Belfast mural

“Queen Elizabeth, please please please don’t forget about us over here! We’re your loyal subjects!”

Belfast mural

Mural condeming Republican violence.

Belfast mural

The Ulster Young Militants, the youth wing of the Ulster Defence Association, a protestant paramilitary group. Basically, a group of thugs.

Belfast police station

A police station.

After our taxi tour, we still had several hours until our train departed for Dublin. Hmmm…what to do? Ah, well, I noticed Belfast had a “hop-on/hop-off” bus, so we decided to take that for a general tour of the city. Our first stop was the shipyards, which are mostly abandoned now. Belfast used to have a huge shipbuilding industry, but it was hit hard during the depresssion after World War I, and the industry never recovered. The most famous ship built in Belfast was, of course, the Titanic:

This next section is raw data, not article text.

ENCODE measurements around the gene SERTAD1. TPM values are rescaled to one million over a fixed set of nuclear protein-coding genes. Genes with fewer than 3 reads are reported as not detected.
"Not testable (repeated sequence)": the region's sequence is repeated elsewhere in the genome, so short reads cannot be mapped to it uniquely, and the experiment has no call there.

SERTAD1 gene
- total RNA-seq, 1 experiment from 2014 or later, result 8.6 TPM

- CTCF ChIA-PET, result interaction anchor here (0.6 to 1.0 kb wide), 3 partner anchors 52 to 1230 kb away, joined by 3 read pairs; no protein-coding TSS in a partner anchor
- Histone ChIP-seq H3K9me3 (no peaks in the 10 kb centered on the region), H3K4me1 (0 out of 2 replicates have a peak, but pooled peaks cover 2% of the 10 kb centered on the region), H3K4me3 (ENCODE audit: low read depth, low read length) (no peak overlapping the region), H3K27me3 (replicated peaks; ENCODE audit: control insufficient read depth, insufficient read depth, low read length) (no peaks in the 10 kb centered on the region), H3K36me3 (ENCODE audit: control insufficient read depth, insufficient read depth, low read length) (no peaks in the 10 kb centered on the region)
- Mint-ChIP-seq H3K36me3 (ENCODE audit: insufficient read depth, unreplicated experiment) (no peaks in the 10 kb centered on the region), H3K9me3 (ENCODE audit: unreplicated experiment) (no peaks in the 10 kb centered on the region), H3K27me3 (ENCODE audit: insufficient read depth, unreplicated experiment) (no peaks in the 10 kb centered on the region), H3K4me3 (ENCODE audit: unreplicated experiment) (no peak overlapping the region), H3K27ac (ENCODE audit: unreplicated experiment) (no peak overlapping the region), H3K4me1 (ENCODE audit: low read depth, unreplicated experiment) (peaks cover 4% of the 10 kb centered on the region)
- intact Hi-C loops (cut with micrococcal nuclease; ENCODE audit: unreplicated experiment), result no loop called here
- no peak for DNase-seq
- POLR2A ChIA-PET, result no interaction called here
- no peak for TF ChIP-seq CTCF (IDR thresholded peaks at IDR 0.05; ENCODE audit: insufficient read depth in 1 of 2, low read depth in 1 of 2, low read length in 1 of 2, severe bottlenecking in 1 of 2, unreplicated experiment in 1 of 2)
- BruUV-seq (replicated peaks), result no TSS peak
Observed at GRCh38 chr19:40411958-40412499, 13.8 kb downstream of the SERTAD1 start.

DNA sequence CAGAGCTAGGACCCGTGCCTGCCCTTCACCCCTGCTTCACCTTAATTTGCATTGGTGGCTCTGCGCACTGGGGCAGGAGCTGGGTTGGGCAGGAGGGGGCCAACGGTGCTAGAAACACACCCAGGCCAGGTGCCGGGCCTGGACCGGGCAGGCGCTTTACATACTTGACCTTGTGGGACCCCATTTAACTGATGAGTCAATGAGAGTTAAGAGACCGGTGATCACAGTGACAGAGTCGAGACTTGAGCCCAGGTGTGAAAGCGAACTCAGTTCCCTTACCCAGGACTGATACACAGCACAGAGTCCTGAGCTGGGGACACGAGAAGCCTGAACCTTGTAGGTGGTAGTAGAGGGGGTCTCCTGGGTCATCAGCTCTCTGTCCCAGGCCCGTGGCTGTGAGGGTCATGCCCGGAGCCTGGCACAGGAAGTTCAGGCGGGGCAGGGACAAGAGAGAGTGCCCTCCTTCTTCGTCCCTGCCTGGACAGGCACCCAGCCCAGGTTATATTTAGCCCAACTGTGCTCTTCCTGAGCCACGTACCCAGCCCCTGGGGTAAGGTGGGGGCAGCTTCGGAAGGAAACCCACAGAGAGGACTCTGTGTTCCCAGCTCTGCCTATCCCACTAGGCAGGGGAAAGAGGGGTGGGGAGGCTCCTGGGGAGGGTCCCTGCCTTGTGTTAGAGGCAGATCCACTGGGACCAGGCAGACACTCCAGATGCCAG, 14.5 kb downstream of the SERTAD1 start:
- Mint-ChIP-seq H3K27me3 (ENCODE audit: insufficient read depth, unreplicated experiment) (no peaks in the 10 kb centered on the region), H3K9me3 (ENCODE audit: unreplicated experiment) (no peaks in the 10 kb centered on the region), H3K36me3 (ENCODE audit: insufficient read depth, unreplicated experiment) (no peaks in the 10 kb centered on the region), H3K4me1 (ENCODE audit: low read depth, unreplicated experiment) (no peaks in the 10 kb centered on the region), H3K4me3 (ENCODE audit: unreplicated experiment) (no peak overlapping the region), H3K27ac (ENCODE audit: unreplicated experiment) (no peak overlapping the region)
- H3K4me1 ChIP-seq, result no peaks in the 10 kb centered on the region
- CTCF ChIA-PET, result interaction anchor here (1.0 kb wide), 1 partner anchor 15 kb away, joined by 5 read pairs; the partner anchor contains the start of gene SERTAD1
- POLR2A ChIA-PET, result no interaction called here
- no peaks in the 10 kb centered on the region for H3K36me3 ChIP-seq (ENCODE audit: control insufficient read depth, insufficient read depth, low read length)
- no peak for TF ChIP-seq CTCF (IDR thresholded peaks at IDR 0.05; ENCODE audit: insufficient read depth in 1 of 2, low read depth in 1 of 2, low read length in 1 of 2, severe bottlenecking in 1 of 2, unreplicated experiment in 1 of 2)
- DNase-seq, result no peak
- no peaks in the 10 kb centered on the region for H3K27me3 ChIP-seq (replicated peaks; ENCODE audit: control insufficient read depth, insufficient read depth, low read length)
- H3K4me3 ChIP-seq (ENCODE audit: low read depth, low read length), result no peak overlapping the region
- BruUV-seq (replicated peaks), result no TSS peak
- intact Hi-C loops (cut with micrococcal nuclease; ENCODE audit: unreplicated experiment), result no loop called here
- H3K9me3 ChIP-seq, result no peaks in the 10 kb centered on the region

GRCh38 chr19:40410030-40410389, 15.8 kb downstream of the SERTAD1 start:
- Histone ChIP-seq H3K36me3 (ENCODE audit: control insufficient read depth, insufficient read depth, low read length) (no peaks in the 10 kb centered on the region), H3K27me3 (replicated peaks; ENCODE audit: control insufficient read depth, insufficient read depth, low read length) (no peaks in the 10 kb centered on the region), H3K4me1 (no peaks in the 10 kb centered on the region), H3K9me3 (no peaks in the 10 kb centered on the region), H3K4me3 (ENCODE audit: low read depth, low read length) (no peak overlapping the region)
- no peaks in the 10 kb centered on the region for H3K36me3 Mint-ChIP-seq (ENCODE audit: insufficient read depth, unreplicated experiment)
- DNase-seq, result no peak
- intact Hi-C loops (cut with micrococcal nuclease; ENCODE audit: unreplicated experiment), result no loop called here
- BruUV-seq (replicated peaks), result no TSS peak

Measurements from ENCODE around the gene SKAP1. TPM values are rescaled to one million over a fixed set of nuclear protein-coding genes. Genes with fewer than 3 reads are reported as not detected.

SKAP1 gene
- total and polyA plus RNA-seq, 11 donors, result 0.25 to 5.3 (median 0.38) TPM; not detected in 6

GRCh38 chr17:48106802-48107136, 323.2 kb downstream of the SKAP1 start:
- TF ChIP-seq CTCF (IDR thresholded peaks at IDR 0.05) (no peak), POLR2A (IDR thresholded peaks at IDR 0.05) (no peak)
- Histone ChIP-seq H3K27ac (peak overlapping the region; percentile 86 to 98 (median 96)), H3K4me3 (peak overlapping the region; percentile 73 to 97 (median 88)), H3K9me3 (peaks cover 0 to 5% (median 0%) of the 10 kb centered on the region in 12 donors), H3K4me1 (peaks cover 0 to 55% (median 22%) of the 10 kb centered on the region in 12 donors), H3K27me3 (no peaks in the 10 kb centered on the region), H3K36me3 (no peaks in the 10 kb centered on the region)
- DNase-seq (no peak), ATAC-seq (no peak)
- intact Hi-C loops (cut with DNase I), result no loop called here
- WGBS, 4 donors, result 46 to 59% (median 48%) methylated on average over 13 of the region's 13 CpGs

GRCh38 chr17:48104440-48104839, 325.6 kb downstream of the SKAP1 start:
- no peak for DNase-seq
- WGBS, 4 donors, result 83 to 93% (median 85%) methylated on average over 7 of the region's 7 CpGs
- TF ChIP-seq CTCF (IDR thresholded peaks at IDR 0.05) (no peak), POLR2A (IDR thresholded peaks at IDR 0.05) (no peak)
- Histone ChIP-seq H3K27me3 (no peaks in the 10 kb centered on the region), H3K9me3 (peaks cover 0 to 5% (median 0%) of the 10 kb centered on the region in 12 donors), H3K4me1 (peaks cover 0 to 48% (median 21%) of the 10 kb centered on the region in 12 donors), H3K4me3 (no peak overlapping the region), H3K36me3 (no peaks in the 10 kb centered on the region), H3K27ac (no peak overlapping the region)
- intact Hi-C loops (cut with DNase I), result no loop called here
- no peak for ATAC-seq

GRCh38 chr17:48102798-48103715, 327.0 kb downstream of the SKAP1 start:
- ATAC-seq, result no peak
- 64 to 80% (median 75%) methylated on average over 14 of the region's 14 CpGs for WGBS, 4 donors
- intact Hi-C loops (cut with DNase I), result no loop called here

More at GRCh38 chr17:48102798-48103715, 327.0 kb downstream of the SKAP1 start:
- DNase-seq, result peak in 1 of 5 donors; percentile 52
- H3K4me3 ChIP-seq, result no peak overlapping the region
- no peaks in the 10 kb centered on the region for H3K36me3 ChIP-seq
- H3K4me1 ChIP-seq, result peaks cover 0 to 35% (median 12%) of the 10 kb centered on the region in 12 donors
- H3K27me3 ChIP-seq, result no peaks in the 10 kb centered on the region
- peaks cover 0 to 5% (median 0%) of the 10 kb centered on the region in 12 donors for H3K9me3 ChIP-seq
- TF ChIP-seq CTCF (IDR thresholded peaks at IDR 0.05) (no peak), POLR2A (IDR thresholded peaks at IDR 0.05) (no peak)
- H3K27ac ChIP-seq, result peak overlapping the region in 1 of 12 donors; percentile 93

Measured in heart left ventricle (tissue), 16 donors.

Belfast titanic shipyard

Belfast titanic shipyard

Huge cranes at the Harland and Wolff shipyard.

Belfast titanic shipyard

Three of the steam cranes that worked on the Titanic.

After we saw the shipyards, the tour took us through the Protestant and Catholic neighborhoods, so we had the chance to see those again. It felt very odd driving around there in a double decker bus with “City Sightseeing Tour” painted on the side, though. Can you imagine a busload of tourists driving around your neighborhood snapping photos of you? Very odd, indeed. Incidentally, although it was a “hop-on/hop-off” bus, no one actually got off the bus. I suppose most people took one look at the area and decided to stay on the bus. I would have liked to walk around the various neighborhoods for a while, but perhaps I will do that the next time I happen to be in Belfast (whenever that may be).